Last Thursday, as I alighted from the Citi FM branded car in front of the NPP headquarters, I had only one goal in mind – to get the work done.
Visibly furious NPP members from the Elembelle Constituency in the Western Region, had journeyed for about six hours to the National Headquarters, to register their displeasure concerning their polling station register. I arrived on the scene around 9:20 am; and they had been there since 5:00am that fateful day.
Their initial plan was to petition the national executives and then talk to the media. But four hours later when no executive had showed up to give them a listening ear; they were ever willing to speak to the media. And for every journalist, there’s no greater pleasure than a subject willing to speak – the work must be done.
It turns out the security personnel at the NPP headquarters were displeased with the protesters’ willingness to speak to the media, and the media’s readiness to do due diligence. The well-built macho men resorted to attacking us.
I was standing next to a reporter from TV3, who had his camera out, while I had my smartphone out capturing the moment. The aggrieved protesters were our focus, but instead, there were six fuming macho men in our shot.
The threats to attack us and the actual attack happened simultaneously. The TV3 reporter was served a slap, thrown down and kicked mercilessly. The Ghanaweb journalist was not spared either. My braids were being pulled and my spectacles slapped off my face. The protesting Elembelle constituents rushed to our rescue and they received their share of the assault – there was chaos.
By the time there was some semblance of calm, any gadget or object that could facilitate us getting the work done had been seized.
The macho men had one goal – to incapacitate the media. And they succeeded.
During and after the pandemonium, only one question echoed in my brain. Was our effort to get our job done criminal?
In response, my brain reversed to a statement made 11 months earlier by President Akufo-Addo. This is what he said: “I ask you to be citizens; citizens, not spectators.” These words are a fragment of President Akufo-Addo’s over 25 minutes inaugural speech on January 7, 2017, and they resounded across the nation. The controversies regardless, that was the crux of his speech.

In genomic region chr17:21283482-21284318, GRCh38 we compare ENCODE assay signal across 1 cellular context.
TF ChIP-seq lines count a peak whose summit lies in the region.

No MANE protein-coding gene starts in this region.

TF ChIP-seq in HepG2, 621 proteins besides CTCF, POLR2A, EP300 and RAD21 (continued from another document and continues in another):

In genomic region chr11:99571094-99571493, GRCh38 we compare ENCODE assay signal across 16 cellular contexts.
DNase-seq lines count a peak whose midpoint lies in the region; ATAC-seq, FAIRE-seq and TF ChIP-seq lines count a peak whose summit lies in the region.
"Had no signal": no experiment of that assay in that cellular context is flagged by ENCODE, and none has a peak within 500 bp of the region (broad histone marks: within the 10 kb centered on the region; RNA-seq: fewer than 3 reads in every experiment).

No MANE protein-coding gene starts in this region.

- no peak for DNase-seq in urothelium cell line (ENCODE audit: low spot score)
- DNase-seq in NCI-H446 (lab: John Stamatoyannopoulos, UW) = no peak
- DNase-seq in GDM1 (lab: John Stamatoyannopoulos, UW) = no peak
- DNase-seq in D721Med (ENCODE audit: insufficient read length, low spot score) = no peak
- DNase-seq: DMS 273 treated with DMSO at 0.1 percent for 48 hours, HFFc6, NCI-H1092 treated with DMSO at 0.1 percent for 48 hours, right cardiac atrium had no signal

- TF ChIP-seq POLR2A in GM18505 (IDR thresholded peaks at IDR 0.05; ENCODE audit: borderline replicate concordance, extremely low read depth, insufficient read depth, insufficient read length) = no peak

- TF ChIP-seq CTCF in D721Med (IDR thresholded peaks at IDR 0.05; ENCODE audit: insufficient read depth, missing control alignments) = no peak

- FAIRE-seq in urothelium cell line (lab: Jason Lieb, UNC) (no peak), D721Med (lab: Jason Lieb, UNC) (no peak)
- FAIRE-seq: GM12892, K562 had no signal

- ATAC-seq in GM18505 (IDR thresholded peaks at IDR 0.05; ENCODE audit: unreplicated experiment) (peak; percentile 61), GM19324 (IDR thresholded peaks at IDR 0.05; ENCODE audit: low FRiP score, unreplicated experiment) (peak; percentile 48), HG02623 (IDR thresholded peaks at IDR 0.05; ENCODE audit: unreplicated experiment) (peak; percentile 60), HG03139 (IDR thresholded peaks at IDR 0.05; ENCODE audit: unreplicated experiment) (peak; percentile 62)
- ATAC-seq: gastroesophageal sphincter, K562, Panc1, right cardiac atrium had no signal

On that day, the President placed a demand on the citizenry. And the following statement highlights the exacts of his demand. That we should be…responsible citizens building our communities and our nation. Let us work until the work is done.”
And having identified my role in the community, on December 21, 2017, I started my day having in mind to work “until the work is done.” And I’m positive the other journalists had same in mind.
This message was for the teacher, janitor, CEO, farmer, doctor, carpenter, JOURNALIST and every other right-thinking or well-meaning Ghanaian, emphasizing enough that it will take our concerted effort to complete the bigger picture.
I write ‘JOURNALIST’ in caps not because I seek to unfairly glorify the profession above others, even though we are the Fourth Estate of the realm so-called; a position that bestows on us the power to make or break; a very critical role that earns us foes and friends across the social class, relatively more foes from elites and the political class.
Eleven months into the Akufo-Addo administration, and it seems the demand for us “… to be citizens; citizens, not spectators …responsible citizens building our community and our nation; Let us work until the work is done” was to every Ghanaian besides the NPP and their entitled youth.
So, in our refusal “to be spectators,” cameras, phones, recorders and notepads surfaced to capture the events as they unfolded. In doing our job, we were being “responsible citizens” as our loyalty lies with the people.
The demeanour and actions of the macho security men portrayed a sense of security and surety – that they will go unpunished. This further inflated their already pumped up muscles as they charged at us [journalists] with an offensive aura. They completely trampled on our rights as human beings and as media persons.
If things had gone further sour, my family and the family of the other victims would have been grieving during this festive season.
And to add insult to injury, when the incident was reported to the NPP’s Deputy General Secretary, Sam Payne, upon his arrival at the scene, he retorted that, “no one asked him [the reporter] to come and film” and walked away. His response might have been to only one journalist, but by extension, it goes for the other journalists present.
My immediate thoughts after Mr. Payne’s remarks were that media persons are not guaranteed the protection of any kind in executing their duties, especially when it’s unfavourable to the “high and mighty.”
It’s been a week after the unfortunate incident, and the governing party is yet to comment or show any indication of addressing the issue to ensure there isn’t a repetition. Perhaps, Mr. Payne’s comments when he was presented with the matter, were only a representation of the entire NPP’s disposition.
From where I sit, on this matter and several others like this, the NPP is very much SPECTATING!